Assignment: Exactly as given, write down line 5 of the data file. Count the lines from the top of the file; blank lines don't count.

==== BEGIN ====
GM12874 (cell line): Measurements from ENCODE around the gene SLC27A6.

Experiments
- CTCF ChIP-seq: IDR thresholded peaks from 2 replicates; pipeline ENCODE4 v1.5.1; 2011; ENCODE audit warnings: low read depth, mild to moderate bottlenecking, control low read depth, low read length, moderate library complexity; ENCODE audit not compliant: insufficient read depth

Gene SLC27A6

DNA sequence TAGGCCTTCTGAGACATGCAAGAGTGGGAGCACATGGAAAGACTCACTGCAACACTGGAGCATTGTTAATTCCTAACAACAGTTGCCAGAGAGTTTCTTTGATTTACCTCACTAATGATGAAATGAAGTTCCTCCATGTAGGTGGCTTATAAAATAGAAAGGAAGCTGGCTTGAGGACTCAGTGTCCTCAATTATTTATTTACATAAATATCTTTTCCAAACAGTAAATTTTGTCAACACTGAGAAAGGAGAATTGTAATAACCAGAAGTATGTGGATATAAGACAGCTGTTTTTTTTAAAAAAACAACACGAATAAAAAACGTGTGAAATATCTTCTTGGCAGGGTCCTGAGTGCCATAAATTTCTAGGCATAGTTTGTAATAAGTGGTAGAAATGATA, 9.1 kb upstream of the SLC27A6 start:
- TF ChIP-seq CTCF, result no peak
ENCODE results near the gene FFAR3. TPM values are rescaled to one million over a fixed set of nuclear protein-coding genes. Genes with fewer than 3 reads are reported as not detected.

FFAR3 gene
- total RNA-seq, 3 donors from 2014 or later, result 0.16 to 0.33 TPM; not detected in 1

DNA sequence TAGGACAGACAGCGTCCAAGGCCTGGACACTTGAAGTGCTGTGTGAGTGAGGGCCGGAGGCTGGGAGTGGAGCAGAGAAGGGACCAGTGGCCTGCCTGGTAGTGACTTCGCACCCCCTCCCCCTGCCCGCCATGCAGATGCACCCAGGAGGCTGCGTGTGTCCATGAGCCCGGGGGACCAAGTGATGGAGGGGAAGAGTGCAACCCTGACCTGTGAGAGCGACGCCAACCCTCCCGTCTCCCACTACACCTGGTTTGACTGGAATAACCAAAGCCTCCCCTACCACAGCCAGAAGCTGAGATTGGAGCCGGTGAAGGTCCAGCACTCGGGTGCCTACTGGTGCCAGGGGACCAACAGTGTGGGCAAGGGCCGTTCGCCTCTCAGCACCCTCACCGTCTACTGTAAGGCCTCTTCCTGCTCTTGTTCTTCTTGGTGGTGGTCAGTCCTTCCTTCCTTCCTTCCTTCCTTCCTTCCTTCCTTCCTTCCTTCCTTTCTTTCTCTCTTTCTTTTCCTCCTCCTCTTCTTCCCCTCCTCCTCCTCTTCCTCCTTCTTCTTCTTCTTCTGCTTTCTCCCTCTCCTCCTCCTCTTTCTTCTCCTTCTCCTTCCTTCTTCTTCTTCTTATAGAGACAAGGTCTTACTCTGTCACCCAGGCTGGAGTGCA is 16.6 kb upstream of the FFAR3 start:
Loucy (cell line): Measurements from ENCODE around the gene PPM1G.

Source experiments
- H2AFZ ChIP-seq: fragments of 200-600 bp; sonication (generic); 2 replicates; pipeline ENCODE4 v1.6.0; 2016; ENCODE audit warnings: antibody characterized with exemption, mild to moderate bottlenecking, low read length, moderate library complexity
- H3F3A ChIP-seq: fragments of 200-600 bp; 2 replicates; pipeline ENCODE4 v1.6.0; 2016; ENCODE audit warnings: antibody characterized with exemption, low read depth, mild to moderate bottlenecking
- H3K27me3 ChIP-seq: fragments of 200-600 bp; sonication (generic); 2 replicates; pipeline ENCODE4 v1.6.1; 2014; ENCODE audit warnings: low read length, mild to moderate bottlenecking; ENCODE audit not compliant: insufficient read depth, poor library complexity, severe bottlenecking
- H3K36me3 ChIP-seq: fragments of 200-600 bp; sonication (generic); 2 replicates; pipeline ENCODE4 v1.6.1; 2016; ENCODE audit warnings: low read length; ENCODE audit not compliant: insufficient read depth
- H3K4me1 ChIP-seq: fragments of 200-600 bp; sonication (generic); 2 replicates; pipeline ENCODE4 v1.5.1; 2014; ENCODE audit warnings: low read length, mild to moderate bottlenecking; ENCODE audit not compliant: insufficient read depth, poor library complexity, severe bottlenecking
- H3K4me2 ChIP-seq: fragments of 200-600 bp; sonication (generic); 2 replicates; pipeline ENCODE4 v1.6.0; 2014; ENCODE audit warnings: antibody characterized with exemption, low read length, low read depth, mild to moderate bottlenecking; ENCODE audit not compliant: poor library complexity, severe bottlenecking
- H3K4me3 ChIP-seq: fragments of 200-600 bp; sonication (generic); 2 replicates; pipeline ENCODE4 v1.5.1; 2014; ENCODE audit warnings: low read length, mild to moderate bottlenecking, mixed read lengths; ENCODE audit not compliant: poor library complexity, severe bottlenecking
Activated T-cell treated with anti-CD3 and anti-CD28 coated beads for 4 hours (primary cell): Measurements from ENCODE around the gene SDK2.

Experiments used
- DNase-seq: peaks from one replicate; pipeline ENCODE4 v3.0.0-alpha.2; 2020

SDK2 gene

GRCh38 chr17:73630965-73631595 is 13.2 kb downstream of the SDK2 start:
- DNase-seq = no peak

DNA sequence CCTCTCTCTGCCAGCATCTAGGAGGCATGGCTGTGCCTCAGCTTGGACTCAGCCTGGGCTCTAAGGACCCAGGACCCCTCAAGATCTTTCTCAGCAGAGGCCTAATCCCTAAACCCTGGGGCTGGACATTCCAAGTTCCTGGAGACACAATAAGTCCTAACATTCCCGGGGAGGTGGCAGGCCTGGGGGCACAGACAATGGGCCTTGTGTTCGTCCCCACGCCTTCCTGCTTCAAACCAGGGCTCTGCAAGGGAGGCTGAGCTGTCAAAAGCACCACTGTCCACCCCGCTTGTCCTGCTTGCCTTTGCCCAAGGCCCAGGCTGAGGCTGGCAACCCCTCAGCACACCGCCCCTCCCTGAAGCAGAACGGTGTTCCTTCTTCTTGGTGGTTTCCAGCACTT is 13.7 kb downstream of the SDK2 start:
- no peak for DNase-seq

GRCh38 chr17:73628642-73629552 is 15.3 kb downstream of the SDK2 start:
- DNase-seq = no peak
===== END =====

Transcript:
DNA sequence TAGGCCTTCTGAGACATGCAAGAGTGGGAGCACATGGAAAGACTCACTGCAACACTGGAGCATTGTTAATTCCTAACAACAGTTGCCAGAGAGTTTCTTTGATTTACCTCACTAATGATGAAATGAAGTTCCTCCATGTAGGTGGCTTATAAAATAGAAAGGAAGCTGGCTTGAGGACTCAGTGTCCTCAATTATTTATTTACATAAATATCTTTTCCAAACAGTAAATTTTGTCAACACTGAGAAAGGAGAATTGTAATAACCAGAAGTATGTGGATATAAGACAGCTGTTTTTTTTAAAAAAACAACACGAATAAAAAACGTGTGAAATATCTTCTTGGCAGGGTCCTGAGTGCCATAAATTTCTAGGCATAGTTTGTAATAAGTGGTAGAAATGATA, 9.1 kb upstream of the SLC27A6 start: